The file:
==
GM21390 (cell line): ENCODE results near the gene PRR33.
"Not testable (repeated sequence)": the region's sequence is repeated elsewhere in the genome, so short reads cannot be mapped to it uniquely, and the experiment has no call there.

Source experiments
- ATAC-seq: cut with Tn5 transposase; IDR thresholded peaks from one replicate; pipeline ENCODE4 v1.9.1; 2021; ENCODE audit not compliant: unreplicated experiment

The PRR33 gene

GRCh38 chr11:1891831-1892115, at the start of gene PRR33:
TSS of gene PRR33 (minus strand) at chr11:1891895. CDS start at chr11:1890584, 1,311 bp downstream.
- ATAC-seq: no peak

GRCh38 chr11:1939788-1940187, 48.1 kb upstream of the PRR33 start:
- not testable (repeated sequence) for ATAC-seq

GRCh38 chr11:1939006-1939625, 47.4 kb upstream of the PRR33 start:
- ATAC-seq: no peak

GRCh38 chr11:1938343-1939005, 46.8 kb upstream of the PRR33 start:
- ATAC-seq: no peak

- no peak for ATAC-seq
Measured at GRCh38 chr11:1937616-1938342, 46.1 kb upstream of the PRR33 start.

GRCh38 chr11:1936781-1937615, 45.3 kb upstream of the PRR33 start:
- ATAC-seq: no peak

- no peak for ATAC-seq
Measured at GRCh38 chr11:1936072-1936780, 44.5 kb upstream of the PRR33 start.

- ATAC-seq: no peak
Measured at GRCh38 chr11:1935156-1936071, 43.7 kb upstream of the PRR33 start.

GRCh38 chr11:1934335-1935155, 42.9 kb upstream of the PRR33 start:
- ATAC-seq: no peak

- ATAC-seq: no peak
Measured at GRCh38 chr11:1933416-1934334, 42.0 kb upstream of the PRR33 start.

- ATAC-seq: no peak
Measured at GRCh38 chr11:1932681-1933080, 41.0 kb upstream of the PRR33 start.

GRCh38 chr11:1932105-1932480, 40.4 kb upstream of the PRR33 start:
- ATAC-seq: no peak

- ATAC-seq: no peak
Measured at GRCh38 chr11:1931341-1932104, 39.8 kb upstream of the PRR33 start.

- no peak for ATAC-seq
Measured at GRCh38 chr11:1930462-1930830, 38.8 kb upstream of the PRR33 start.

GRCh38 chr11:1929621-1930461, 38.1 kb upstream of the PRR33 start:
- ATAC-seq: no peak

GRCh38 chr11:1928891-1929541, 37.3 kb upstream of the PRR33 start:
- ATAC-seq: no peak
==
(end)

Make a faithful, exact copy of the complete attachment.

GM21390 (cell line): ENCODE results near the gene PRR33.
"Not testable (repeated sequence)": the region's sequence is repeated elsewhere in the genome, so short reads cannot be mapped to it uniquely, and the experiment has no call there.

Source experiments
- ATAC-seq: cut with Tn5 transposase; IDR thresholded peaks from one replicate; pipeline ENCODE4 v1.9.1; 2021; ENCODE audit not compliant: unreplicated experiment

The PRR33 gene

GRCh38 chr11:1891831-1892115, at the start of gene PRR33:
TSS of gene PRR33 (minus strand) at chr11:1891895. CDS start at chr11:1890584, 1,311 bp downstream.
- ATAC-seq: no peak

GRCh38 chr11:1939788-1940187, 48.1 kb upstream of the PRR33 start:
- not testable (repeated sequence) for ATAC-seq

GRCh38 chr11:1939006-1939625, 47.4 kb upstream of the PRR33 start:
- ATAC-seq: no peak

GRCh38 chr11:1938343-1939005, 46.8 kb upstream of the PRR33 start:
- ATAC-seq: no peak

- no peak for ATAC-seq
Measured at GRCh38 chr11:1937616-1938342, 46.1 kb upstream of the PRR33 start.

GRCh38 chr11:1936781-1937615, 45.3 kb upstream of the PRR33 start:
- ATAC-seq: no peak

- no peak for ATAC-seq
Measured at GRCh38 chr11:1936072-1936780, 44.5 kb upstream of the PRR33 start.

- ATAC-seq: no peak
Measured at GRCh38 chr11:1935156-1936071, 43.7 kb upstream of the PRR33 start.

GRCh38 chr11:1934335-1935155, 42.9 kb upstream of the PRR33 start:
- ATAC-seq: no peak

- ATAC-seq: no peak
Measured at GRCh38 chr11:1933416-1934334, 42.0 kb upstream of the PRR33 start.

- ATAC-seq: no peak
Measured at GRCh38 chr11:1932681-1933080, 41.0 kb upstream of the PRR33 start.

GRCh38 chr11:1932105-1932480, 40.4 kb upstream of the PRR33 start:
- ATAC-seq: no peak

- ATAC-seq: no peak
Measured at GRCh38 chr11:1931341-1932104, 39.8 kb upstream of the PRR33 start.

- no peak for ATAC-seq
Measured at GRCh38 chr11:1930462-1930830, 38.8 kb upstream of the PRR33 start.

GRCh38 chr11:1929621-1930461, 38.1 kb upstream of the PRR33 start:
- ATAC-seq: no peak

GRCh38 chr11:1928891-1929541, 37.3 kb upstream of the PRR33 start:
- ATAC-seq: no peak